Becoming a licensed nurse is a lengthy and difficult process — one that can be derailed or stripped from you under a number of circumstances. Of course, all nurses are merely human and are capable of making compromised choices in difficult circumstances. This can be especially true when it comes to nurses and addictive substances, which they may have greater access to than most. However, just because you may make a mistake does not mean that you absolutely deserve to have your nursing license revoked. If you are facing a potential license revocation due to substance abuse, it is important to know that you have rights that deserve protection and several avenues you can pursue to keep your license and your livelihood.
If you have noticed that you are using some substance, especially narcotics or prescription-grade painkillers, you should absolutely get the help you need to live without them as soon as possible. Whether or not substance use has officially posed a threat to your license yet, you deserve a life that is not controlled by one substance or another. For your own sake and for the sake of those in your care, you should seek treatment before an incident arises, if at all possible.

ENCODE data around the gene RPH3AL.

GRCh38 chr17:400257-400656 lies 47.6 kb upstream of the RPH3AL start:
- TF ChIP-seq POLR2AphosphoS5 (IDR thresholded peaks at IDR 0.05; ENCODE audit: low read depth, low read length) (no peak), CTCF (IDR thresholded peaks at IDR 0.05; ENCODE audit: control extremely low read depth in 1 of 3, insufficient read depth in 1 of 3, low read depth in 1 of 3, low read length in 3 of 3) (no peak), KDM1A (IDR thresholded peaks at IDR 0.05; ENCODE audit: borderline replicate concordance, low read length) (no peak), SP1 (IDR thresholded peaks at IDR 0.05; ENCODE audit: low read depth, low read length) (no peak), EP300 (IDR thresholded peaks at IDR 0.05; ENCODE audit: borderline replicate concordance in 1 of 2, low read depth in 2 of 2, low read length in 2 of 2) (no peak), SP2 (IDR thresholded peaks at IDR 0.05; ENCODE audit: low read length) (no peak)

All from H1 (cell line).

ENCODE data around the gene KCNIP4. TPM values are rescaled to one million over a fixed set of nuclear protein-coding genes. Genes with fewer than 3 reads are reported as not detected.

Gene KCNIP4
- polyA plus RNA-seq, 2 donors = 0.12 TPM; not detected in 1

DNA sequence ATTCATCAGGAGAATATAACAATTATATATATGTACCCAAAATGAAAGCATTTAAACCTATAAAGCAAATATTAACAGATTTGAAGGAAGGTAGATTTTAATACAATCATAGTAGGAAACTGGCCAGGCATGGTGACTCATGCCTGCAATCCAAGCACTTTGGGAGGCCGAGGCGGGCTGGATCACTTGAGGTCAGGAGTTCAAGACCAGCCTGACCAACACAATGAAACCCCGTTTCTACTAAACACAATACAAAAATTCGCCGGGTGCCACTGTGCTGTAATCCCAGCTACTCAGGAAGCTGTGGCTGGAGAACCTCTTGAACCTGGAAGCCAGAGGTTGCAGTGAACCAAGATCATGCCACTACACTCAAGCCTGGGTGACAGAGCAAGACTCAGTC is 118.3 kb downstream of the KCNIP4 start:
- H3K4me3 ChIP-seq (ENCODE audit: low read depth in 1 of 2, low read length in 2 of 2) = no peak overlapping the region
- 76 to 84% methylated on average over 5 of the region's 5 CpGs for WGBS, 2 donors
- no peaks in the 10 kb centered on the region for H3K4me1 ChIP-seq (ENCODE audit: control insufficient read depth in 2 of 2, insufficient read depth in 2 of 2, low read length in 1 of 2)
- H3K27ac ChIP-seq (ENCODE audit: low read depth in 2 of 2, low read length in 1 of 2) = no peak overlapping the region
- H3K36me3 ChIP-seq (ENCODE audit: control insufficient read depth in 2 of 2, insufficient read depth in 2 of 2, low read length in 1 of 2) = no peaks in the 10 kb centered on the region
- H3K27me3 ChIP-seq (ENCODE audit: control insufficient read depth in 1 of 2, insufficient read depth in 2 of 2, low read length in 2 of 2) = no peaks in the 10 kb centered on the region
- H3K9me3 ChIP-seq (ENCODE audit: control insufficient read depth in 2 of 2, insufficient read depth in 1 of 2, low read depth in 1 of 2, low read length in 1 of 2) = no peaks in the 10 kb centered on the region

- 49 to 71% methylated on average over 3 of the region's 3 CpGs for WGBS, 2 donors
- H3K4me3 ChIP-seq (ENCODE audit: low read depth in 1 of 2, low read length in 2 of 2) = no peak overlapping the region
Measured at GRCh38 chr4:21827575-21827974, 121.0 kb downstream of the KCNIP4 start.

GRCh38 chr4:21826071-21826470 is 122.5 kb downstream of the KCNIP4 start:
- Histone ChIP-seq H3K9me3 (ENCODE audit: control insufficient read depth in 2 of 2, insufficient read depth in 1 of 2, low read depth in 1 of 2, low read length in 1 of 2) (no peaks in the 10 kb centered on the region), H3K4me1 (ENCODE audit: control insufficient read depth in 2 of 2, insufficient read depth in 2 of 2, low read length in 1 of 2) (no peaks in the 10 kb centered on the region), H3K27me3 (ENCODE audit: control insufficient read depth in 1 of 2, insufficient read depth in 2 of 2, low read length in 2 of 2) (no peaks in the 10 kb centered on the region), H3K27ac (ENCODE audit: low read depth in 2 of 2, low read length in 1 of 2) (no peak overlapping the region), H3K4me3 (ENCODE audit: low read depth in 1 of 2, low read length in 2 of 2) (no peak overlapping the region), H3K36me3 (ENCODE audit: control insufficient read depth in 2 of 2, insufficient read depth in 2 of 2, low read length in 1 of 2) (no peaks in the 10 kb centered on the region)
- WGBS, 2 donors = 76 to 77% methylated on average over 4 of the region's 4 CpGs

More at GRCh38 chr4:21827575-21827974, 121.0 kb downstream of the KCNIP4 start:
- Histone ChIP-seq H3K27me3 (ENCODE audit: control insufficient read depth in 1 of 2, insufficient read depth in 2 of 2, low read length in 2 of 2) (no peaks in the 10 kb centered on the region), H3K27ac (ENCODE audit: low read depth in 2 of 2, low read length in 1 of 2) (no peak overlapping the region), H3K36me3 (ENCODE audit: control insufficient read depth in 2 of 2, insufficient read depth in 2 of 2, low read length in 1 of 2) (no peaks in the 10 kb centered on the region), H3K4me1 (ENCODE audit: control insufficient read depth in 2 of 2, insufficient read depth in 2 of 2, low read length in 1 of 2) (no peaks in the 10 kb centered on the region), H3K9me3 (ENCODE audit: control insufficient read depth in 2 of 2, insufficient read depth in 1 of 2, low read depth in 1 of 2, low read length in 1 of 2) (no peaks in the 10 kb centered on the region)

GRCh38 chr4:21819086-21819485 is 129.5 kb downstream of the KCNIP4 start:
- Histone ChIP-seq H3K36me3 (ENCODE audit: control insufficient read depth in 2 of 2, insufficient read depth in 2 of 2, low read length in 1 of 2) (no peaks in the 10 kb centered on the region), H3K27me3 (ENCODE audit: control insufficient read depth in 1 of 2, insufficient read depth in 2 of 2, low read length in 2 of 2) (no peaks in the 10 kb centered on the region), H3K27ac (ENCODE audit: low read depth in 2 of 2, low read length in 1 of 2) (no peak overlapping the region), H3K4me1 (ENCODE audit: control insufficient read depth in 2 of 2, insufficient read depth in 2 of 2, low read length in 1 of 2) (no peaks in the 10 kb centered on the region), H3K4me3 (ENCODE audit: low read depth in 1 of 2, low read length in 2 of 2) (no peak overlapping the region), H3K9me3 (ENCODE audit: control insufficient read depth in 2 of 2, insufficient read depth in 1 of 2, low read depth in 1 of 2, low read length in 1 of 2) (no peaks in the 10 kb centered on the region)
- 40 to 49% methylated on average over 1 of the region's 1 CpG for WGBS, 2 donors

However, thousands of nurses across the country have had their licenses threatened or stripped because of substance use that compromised their work. If you have been officially cited for substance abuse, or even if a superior has informally brought the matter, now is the time to take action. The good news is that you may be able to retain your license without it ever being stripped or suspended if you take appropriate steps to get clean. The abuse of painkillers or other substances is very common in the nursing community due to ease of access and a demanding work environment. There is no need to become another case of a promising career sidelined by substance abuse if you get the help you need now through professional treatment.
If you are facing a formal action against your license, there is no need to take it sitting down. The guidance of an attorney with experience in professional license defense can help you explore all your options, including getting your life and career back on track.
Source: NursingLink, “10 Ways to Lose Your Nursing License,” accessed Jan. 12, 2017